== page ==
Baseball's installation of instant replay Thursday is about more than an ancient sport finally embracing the wonders of technology,
It is also about one of the crudest sports finally embracing the wonders of humanity.
"Kill the ump!" will become "Challenge the ump!"
Storming from the dugout to confront an umpire over a perceived slight will be considered a waste of valuable video viewing time. Bumping chests with that umpire will only delay his debate-ending phone call from the major league office. Kicking dirt on that umpire's shoes will be viewed as useless and irrelevant as, well, kicking dirt on somebody's shoes.
Baseball has long been the only sport to allow the prolonged dispute of its official's decisions, their nightly acts of public bullying disguised as tradition. This new and shiny toy should curb that tradition. The umpires can now get it right even when they get it wrong, so maybe some of these grizzled guys in tobacco-stained shirts will finally shut up and sit down.
"Kill the ump" will become "Check the replay!"
The ironically perfect thing about baseball's instillation of full instant replay is that it does not require a second look or video examination, or further review.
This is an unquestionable home run.
Commissioner Bud Selig, after overseeing a change that will have more powerful impact on his strengthening legacy than even the invention of the wild card, said, "I am very pleased that instant replay will expand to include additional impactful plays."
Impactful enough, in fact, to change baseball history.
If there had been instant replay in the ninth inning of Game 6 of the 1985 World Series, Don Denkinger's ruling that Jorge Orta was safe at first base is overturned and the St. Louis Cardinals win a World Series that the Kansas City Royals won a night later.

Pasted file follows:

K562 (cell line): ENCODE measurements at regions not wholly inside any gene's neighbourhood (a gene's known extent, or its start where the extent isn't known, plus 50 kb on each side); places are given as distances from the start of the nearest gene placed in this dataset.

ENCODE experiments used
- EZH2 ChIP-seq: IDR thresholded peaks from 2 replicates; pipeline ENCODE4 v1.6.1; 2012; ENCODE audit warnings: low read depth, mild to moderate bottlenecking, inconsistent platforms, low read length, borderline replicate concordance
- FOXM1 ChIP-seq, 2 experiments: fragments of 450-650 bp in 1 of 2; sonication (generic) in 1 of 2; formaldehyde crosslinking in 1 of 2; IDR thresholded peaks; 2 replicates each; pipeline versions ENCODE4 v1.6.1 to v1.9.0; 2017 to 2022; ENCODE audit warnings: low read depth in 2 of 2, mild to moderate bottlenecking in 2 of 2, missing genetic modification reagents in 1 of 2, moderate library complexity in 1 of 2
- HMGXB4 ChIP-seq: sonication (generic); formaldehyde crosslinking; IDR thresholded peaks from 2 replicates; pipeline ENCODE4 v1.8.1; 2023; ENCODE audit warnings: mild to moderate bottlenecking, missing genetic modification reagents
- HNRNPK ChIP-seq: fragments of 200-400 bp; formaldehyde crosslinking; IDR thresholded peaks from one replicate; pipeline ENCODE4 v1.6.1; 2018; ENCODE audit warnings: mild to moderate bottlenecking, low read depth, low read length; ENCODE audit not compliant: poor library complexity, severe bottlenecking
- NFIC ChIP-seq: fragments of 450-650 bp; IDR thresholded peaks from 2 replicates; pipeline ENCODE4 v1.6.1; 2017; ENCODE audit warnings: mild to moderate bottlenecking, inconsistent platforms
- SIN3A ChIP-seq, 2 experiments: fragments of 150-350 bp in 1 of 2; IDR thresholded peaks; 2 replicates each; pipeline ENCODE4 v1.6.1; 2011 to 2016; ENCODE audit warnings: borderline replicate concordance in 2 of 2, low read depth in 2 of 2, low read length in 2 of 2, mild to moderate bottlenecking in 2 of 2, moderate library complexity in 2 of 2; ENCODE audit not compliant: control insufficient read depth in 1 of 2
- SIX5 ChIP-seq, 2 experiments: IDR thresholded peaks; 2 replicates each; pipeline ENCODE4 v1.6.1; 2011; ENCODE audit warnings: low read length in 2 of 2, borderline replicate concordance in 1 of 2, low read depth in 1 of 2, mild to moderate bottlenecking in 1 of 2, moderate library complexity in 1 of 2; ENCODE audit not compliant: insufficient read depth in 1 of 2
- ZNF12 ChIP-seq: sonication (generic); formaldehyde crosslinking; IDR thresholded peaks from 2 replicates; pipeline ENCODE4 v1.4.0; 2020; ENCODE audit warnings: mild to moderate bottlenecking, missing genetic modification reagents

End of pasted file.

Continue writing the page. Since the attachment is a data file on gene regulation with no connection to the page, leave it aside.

If there had been instant replay in the eighth inning of the first game of the 1996 American League Championship Series, a 12-year-old kid named Jeffrey Maier is called for fan interference on Derek Jeter's fly ball. That ball is not ruled a home run, the Yankees don't win the game, and a dynasty is either stalled or derailed.
And, of course, if there had been instant replay, Reggie Jackson's hip check of Bill Russell's throw in Game 4 of the 1978 World Series is successfully challenged by Tom Lasorda, and maybe the Yankees don't come back from a 3-0 deficit to win the game and tie a series they eventually won.
"Missed call, terrible call," Lasorda remembered Thursday. ''But you know something? Our team messed up some things in that World Series too."
It should only figure that one of the greatest umpire debaters in baseball history is not thrilled with a full instant replay system that should end those debates.
"That's right, I don't like what they did with instant replay; baseball should just leave it alone," Lasorda said. "Baseball tries to get too fancy. The umpires miss, what, one call every three or four games? So they're human. We're all human. What's wrong with that?"
There undoubtedly will be many voices that echo Lasorda, traditionalists understandably complaining that replay will remove the human element that makes baseball so special while making a sometimes agonizingly slow sport even slower.
This column was to be one of those voices. But watching bad calls in big games taunt us from the video highlights changed this opinion.
If they have the technology, why not use it? Baseball's umpires are unquestionably the best officials in all of sports, but if their ultimate goal is to "get it right," then why not do whatever is necessary to get it right?
Tony La Russa, a member of the committee that devised the system, said the goal was not to affect every play, but only to fix the "dramatic miss."
This is baseball's olive branch to the purists. For the first six innings of games, only a manager's challenge can change a call. They are guaranteed one such challenge, with a second challenge allowed if the first one is upheld. However, beginning in the seventh inning, umpires can initiate their own reviews with rulings being made by other umpires watching monitors in a New York office.
So game-deciding plays will almost always be fairly decided, especially since about 90% of the calls are reviewable, including virtually every important aspect of the game except balls and strikes and that silly phantom double play.
That's right, the shortstop still won't need to be within three miles of second base while turning two. But on a day when baseball shed itself of many antique notions, it can hardly be blamed for wanting to keep one of its prized dusty knickknacks lying around.
On Thursday this most stubborn of sports should be applauded for moving into the video era, finally unafraid to allow their insulated of world of ERA and RBI to be influenced by the far more powerful initials of HD.